In some cases, it's not even clear what they actually do want from the class meetings. I've have evaluations that ask for more "innovative" or "student-centered" teaching styles. It's never quite clear what they mean by this, or if they even know what they're asking for. I try to make clear that knowledge and understanding in my discipline come mainly from reading things, and that there is no YouTube video or Facebook app that will substitute for actually opening the damn books, but they remain convinced that, if all we're doing is reading and talking, there must be something wrong with the class.

  8. I just switched one of my surveys (30 or so students) from lecture to...
    1. read the chapter beforehand
    2. be prepared to discuss in class, and I will cold call you

    Haven't done it long enough to judge but I've noticed 2 things so far.

    1. more students did the reading.
    2. more students missed class.

  9. I used to have a similar issue with reading so I started providing discussion questions to go with the readings. I didn't hand them out at once, but gave them out as it went along with the reading for what we would be discussing the next class period. This increased student involvement, but not as much as I wanted. So, I added a journal component. I assign questions based on the readings and they have write out the answers in their journals which they are required to bring to class everyday. In order to ensure they actually do it I collect the journals randomly and without warning. It is worth enough that it can screw you over if you fail to do any of it. The end result was improved student participation and completion of the reading. There are still some students who you couldn't pay to care, but the rest actually participate. If nothing else, providing questions helps guide students who are not the best readers and don't know how to selectively pull out important information on their own.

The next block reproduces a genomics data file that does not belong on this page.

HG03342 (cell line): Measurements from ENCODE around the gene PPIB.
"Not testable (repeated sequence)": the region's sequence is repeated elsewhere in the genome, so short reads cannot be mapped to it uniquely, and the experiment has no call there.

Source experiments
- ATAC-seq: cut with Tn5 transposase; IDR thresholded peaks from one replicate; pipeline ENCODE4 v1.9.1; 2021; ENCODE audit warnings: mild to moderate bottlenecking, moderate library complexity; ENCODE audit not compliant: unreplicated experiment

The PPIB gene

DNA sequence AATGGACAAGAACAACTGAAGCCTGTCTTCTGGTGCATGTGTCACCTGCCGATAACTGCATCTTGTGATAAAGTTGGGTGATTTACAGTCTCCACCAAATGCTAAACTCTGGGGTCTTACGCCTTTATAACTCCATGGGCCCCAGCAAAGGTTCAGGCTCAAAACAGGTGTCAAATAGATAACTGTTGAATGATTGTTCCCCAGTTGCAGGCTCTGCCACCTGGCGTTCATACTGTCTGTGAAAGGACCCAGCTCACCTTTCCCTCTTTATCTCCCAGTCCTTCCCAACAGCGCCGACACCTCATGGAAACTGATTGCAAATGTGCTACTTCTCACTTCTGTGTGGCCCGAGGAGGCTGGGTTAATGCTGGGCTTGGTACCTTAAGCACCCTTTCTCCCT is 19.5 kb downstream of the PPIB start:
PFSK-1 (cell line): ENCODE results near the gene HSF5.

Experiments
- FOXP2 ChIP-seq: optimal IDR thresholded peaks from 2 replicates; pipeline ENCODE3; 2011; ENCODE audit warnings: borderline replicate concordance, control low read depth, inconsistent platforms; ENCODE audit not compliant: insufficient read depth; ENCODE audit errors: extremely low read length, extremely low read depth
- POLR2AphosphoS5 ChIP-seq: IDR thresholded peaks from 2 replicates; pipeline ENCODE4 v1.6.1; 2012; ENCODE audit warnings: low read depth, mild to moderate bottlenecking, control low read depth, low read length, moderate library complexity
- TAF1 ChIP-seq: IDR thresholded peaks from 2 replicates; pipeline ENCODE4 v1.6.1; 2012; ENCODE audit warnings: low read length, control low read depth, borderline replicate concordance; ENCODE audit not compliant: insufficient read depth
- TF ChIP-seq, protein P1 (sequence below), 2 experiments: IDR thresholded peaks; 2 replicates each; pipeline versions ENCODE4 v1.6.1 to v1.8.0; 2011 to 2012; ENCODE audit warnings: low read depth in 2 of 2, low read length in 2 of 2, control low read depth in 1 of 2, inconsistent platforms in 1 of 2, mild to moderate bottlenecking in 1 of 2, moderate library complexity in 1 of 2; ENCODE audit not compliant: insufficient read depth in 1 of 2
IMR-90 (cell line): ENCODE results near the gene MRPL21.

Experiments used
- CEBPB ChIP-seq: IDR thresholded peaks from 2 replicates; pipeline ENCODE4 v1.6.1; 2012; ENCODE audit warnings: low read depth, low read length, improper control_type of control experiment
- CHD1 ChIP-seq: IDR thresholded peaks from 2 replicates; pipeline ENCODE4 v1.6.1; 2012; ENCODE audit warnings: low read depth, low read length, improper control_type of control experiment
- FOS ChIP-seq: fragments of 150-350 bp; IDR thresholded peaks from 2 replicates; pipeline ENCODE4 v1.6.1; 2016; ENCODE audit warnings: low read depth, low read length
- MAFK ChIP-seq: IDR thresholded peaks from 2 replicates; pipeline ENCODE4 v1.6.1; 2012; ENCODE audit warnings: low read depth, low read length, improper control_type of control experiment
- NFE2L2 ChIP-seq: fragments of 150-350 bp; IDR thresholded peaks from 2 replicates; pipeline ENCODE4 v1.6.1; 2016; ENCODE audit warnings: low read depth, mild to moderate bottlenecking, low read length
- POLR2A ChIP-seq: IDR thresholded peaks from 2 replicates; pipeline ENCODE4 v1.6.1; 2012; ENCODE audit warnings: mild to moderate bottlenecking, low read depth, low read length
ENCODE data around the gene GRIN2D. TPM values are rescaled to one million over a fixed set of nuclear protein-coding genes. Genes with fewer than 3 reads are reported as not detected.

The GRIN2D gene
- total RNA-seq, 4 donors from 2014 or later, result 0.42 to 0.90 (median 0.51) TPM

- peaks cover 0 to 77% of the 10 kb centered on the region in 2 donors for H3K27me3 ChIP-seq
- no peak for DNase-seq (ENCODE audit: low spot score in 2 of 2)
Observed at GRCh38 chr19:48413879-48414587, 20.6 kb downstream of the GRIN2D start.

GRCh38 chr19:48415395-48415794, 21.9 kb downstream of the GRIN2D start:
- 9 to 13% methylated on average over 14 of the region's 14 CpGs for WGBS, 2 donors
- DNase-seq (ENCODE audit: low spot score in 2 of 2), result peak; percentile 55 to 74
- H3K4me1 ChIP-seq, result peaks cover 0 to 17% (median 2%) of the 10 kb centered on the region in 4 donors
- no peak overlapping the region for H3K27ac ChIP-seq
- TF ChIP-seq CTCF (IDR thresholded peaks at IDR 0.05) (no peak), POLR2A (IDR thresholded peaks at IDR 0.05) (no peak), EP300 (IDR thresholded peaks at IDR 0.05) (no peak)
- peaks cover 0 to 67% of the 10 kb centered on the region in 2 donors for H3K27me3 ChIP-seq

10. Yep, M&M, Socratic method works. I use playing cards to randomize the order of students called.

  11. The best solution I've ever found to making people do readings only works if you have a small class of upper year students. Which it looks like you do.

    Say your class is 50 minutes. Run the last ten minutes as a student lead seminar. The person who spoke the least in the seminar the class before has to come up with 3 questions based on the readings. They hand a copy to you at the start of the class and keep a copy themselves to read out to their classmates.

    What I've found is that no one wants to be the person who has to get lead the seminar and so everyone starts to do the readings. Then they start engaging with each other. It takes about as much time as a quiz, but requires absolutely nothing from you except deciding who spoke the least. Win.

  12. Over: I use it all the time in my upper level classes, but not much in my survey classes. It's like pulling teeth to get them to answer sometimes. And I am enough of a ***** to call on students who are clearly not paying attention.

  13. I make them come up with discussion questions to answer in class. They have to write their questions on the board and be prepared to answer someone else's question (that I randomly assign). That's in my small classes (20-25).

    In my larger classes, I just quiz the hell out of them.

  14. I also do pre-reading quizzes. I still have a handful of students that don't read, even though it is directly related to their grades. They then complain that my questions were too hard, and I am unfair. Wah.